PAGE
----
CLIENT: Harley Davidson
PROJECT: Transfer of Top Plate part from old supplier to Ultra
DATES: June 2009 – Jan 2010
Challenge: Renowned motorcycle manufacturer, Harley Davidson, relies on the stability and efficiency of their suppliers to keep production lines running. When the supplier of their Top Plate Assembly went out of business, leaving them with a diminishing inventory bank, they were in need of a new, qualified supplier that could transfer the part’s production quickly and smoothly. With three different assemblies, each one comprised of six components and five operations, the swift transfer of the part was no small task.
Execution: The clock was ticking when Ultra Tool and Manufacturing was awarded the job. Although production couldn’t start until the equipment arrived, communication and planning in the meantime were essential. A project manager was assigned to the project as a direct point of contact with the customer. In turn, the manager assembled a cross-departmental team that met daily to asses the part’s current production process and to create a timeline of activities necessary to meet the short lead time.
Open lines of communication both in-house and with the customer allowed the team to address problems quickly before production started. When the tools and materials arrived, Ultra Tool had 6 weeks to modify and improve the tooling and to get them running in the press and producing parts to print.
Through their detailed and regimented approach, Ultra Tool beat their own timeline projections by delivering all three assemblies a week or more ahead of schedule. In addition, their careful analysis of the production process allowed them to manufacture a higher quality part at a lower price.
PROJECT: Streamline production using in die capabilities
DATES: June 2007 – present
Challenge: While doing a routine quote for HydraForce, our sales team rooted out a production weak spot that, once resolved, would bring $.70 cents savings per part. Our sales engineer’s design completely eliminated a secondary machining operation in the production of HydraForce’s solenoid on/off valve by incorporating it into the die itself using a complex coining process.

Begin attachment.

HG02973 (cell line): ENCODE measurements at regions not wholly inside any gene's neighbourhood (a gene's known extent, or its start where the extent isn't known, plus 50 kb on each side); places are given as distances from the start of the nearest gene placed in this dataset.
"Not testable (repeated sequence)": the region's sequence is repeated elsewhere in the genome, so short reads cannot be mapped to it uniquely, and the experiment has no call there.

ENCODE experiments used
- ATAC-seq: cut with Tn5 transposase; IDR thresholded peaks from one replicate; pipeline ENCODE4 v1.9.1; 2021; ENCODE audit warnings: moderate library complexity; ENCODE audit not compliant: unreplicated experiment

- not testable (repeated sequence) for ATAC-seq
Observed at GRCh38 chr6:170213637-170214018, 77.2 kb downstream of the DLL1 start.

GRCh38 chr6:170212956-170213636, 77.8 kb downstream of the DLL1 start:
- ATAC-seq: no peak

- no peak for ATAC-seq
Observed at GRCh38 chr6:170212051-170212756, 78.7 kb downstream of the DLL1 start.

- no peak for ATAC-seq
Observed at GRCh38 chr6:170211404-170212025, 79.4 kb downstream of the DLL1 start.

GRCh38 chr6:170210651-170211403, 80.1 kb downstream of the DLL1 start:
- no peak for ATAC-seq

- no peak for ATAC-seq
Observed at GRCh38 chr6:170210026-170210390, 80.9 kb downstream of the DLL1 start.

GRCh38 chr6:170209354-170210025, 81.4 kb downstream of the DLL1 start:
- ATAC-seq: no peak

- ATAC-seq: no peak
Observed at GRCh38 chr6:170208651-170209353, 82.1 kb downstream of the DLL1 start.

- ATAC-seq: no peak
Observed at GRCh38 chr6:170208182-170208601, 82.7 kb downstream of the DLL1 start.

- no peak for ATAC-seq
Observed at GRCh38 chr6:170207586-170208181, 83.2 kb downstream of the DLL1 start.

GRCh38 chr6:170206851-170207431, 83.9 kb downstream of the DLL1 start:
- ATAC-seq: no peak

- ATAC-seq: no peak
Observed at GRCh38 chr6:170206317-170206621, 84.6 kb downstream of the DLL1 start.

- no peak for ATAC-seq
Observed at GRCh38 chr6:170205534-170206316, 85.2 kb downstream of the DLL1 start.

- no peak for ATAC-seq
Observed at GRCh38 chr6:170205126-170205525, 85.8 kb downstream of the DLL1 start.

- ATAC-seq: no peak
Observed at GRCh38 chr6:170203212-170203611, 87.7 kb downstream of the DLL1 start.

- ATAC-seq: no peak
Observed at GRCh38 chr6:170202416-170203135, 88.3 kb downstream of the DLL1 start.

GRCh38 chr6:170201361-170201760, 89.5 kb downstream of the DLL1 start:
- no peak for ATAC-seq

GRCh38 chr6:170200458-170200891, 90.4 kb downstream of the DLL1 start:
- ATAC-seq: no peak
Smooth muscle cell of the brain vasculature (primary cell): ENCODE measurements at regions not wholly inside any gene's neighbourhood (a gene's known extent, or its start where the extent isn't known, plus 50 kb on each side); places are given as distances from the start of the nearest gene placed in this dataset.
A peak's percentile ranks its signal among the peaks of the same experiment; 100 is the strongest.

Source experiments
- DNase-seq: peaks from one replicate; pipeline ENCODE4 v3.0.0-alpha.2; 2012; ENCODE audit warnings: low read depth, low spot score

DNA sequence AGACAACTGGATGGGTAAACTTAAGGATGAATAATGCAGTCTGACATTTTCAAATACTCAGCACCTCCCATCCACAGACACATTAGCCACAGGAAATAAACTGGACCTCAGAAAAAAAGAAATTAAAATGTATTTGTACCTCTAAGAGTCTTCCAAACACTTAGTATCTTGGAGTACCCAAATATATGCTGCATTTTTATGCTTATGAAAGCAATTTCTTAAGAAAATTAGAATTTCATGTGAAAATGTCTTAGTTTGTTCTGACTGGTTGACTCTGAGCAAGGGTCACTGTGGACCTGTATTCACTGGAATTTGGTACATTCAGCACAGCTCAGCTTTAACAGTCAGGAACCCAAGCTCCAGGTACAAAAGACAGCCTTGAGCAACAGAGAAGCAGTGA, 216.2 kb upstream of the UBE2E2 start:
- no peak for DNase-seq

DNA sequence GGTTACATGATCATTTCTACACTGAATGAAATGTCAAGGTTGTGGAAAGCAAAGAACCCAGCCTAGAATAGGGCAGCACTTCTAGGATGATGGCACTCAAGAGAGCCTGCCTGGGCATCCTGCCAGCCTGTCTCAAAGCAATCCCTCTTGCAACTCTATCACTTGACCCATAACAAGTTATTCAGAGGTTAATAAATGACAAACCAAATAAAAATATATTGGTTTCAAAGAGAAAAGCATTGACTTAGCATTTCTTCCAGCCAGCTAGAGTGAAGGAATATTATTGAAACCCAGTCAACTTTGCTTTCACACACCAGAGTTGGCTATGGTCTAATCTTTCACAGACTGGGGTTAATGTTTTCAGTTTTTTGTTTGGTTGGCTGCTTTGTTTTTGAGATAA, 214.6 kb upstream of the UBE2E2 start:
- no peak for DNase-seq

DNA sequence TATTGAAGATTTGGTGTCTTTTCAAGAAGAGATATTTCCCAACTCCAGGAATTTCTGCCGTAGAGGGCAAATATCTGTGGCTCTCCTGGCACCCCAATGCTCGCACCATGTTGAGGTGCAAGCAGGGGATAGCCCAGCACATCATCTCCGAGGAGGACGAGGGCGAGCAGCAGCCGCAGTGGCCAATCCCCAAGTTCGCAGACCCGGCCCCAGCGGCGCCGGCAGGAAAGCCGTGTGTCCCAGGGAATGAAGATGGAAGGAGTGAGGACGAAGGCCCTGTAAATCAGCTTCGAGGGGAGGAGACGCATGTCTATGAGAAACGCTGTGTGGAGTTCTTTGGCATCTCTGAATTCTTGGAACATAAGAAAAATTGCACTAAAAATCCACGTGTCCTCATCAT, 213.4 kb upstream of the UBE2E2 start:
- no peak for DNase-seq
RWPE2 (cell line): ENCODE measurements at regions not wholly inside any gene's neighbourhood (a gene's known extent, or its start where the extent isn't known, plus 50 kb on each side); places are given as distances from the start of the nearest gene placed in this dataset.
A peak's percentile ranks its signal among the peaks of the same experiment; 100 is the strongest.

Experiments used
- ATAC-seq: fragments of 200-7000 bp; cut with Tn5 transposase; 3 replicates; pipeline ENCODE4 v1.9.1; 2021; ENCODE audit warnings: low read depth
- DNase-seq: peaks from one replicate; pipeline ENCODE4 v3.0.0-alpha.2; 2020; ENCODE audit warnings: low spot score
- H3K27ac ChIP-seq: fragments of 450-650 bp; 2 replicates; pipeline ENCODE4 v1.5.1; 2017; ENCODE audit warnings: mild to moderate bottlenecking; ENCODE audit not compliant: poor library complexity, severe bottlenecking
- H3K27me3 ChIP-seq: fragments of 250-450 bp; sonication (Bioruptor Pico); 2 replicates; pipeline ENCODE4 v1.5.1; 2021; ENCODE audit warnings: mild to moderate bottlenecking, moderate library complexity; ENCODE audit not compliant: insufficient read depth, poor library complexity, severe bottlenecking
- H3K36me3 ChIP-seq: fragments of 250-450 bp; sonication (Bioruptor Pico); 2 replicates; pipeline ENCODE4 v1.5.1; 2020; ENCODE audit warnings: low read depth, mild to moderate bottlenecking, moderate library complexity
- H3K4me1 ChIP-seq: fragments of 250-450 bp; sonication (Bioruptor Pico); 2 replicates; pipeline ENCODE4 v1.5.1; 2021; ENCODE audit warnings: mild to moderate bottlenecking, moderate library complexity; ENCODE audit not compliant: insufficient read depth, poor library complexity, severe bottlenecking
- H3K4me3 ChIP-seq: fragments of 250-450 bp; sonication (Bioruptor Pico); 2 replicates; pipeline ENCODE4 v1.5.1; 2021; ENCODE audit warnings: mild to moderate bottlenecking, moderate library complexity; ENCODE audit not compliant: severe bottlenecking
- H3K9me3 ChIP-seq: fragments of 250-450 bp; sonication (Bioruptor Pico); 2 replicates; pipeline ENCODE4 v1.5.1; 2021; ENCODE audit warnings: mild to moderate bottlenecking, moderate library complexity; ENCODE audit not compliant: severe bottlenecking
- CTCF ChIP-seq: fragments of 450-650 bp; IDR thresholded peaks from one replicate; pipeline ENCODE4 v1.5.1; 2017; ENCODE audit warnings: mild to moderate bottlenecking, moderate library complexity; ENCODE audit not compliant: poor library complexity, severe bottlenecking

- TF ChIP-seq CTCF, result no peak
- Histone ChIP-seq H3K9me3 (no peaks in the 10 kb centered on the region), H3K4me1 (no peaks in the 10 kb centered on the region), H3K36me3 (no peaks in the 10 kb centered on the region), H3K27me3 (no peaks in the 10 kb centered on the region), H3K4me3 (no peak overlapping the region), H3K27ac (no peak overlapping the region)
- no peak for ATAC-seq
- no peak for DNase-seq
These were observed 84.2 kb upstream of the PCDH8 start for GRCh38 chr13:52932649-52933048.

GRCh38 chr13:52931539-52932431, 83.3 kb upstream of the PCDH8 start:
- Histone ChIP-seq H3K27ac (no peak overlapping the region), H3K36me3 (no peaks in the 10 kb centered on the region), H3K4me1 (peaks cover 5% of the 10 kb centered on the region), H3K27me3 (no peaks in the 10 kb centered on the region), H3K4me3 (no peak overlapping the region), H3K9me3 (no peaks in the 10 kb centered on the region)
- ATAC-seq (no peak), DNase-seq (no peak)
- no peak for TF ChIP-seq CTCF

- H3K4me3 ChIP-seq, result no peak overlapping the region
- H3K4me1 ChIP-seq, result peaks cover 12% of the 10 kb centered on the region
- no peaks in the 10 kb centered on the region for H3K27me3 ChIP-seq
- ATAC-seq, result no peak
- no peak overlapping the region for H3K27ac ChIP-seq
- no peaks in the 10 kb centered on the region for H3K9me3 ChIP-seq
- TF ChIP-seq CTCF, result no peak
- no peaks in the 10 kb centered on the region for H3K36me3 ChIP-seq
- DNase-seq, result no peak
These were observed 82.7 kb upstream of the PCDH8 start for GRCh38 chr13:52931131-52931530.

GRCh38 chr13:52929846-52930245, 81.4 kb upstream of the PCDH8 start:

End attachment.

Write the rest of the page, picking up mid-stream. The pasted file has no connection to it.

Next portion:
The Illinois-based producer of hydraulic cartridge valves was bringing the part’s production back from China, and found the prospect of an innovative cost cutting solution enticing. However, the die’s design was unconventional and deemed an impossibility by other shops.
Undeterred by skepticism, our sales team stood by their design, eventually persuading HydraForce to give it a chance.
Execution: Competitors told HydraForce that the money saved by combining the processes would be outweighed by the costs of maintaining the tool and the press. Our sales team, tool makers themselves, knew that the pressmen and maintenance tool men have the patience and the experience necessary to continuously tweak and nudge the die to a level of perfection.
“By making slight modifications to the geometry of the working parts of this die, the tool room was able to greatly reduce the force required, resulting in a better running die and reduced maintenance costs and press down time.” said Matt Schemelin. Truly making this project a team effort.
Result: In three years the elimination of the separate machining process has saved HydraForce $81,000. Their success with our experience and innovative production solutions has led them to send other ‘problem projects’ our way. In the end it is the combination and collaboration of our knowledgeable sales team, in house tooling, and experienced production crew that gives us the flexibility and the depth to tackle our customers’ biggest problems.